- Juerg Plodeck
In the Springfield of Mr. Lincoln’s residency, hogs roamed the dirt streets scavenging for food and simultaneously cleaning the city streets. In fact, several attempts were made by local citizens to pass a "hog ordinance" that would legitimize the existence of hogs in their streets. Even the Lincoln family owned domesticated animals -- two horses, a cow, several cats, chickens, and of course, their dog, Fido.
Nonnative plant life was introduced into urban centers to decorate the gardens of many Springfield residents. Ornamental plants like peony (Paeonia species) and Rose of Sharon (Hibiscus syriacus) were sold in local nurseries. At the same time, native trees were cut down for construction and fuel. As nonnative plants became more prevalent in the urban landscape, they displaced the native species.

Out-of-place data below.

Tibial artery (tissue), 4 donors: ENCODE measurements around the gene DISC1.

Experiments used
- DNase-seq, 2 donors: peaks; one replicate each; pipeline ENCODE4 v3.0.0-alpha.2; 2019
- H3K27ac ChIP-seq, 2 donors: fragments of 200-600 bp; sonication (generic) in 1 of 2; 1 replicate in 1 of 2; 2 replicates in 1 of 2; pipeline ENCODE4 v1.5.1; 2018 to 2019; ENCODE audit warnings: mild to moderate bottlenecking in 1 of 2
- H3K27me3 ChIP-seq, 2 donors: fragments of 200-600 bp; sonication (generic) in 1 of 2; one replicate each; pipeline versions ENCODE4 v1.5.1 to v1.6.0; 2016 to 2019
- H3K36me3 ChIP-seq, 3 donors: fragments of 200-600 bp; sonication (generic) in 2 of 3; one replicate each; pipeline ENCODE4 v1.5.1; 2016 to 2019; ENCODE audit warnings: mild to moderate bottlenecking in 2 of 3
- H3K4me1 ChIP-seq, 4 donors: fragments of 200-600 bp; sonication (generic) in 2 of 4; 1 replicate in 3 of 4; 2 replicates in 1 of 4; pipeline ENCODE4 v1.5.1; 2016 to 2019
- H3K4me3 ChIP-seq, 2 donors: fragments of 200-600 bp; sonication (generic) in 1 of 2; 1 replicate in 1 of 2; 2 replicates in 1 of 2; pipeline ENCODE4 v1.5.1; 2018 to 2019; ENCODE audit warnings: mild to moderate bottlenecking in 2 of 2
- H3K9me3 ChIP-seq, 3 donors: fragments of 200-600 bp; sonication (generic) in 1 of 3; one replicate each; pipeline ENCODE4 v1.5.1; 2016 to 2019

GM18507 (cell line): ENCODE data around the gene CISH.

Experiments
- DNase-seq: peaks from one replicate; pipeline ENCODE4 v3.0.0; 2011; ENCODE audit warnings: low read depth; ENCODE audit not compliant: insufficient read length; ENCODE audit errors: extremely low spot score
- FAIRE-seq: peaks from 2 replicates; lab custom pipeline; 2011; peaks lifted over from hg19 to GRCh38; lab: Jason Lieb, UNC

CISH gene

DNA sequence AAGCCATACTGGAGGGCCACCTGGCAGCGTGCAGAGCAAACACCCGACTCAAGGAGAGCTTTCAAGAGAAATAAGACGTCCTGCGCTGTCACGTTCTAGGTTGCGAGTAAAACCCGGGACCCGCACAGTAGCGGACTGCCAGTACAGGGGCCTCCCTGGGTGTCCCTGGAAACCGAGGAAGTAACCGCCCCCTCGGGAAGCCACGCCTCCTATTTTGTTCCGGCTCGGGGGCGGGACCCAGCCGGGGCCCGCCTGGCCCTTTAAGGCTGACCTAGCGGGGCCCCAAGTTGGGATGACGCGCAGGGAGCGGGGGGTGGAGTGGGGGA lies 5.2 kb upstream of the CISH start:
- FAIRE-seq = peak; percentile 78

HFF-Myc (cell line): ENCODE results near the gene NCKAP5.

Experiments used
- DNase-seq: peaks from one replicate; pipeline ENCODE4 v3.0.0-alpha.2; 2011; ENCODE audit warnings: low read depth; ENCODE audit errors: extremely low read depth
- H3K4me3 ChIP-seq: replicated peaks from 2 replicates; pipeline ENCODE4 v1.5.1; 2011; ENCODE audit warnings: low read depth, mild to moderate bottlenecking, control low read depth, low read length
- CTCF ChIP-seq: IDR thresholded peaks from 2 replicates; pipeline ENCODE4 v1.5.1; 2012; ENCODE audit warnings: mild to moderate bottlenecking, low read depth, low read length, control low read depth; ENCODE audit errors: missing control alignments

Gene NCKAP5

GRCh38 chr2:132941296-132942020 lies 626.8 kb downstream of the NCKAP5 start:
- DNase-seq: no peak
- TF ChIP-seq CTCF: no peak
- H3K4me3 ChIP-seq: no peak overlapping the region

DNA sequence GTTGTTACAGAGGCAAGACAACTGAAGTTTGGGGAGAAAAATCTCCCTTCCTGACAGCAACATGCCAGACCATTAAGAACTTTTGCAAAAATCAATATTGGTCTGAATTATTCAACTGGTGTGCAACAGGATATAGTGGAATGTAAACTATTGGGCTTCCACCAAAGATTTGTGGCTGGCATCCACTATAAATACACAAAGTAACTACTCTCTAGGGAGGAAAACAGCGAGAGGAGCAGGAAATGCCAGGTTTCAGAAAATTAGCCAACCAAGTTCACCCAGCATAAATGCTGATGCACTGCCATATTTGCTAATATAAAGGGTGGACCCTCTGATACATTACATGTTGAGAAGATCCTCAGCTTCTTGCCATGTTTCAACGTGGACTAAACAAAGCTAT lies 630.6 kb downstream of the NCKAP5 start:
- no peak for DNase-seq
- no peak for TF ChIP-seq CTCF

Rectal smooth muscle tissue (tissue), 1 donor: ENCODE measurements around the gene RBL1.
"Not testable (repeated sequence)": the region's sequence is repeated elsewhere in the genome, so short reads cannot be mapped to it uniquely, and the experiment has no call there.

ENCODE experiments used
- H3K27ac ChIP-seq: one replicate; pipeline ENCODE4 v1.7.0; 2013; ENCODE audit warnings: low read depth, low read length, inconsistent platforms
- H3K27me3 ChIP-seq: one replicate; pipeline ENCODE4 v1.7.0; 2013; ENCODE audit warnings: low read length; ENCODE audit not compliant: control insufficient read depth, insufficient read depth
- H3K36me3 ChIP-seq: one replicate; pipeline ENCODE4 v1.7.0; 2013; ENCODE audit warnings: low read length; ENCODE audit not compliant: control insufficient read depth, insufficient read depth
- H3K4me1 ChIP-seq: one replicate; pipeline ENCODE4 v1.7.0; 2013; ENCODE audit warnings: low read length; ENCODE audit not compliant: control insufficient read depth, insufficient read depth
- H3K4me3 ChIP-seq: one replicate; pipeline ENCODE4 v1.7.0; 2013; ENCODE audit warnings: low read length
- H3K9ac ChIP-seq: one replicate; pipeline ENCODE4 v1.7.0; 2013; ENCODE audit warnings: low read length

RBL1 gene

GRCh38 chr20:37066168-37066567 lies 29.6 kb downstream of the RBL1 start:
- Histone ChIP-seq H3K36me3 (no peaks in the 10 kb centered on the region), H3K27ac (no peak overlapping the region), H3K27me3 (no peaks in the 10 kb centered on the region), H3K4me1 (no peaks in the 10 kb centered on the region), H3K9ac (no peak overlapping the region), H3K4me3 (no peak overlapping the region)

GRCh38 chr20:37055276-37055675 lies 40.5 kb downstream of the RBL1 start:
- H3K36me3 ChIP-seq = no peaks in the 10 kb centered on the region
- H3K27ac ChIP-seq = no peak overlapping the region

Today, the Lincoln neighborhood has both native and nonnative plants and animals on site. Frequent sightings of feral cats and the presence of aggressive daylilies (Hemerocallis fulva) in the neighborhood yards are a reminder of the invasion of nonnative species to the area.
Did You Know?
The Arnold House was once the home of Charles Arnold who was the local county sheriff, a miller, and neighbor to Mr. Lincoln in the 1850s. Lincoln Home National Historic Site, Illinois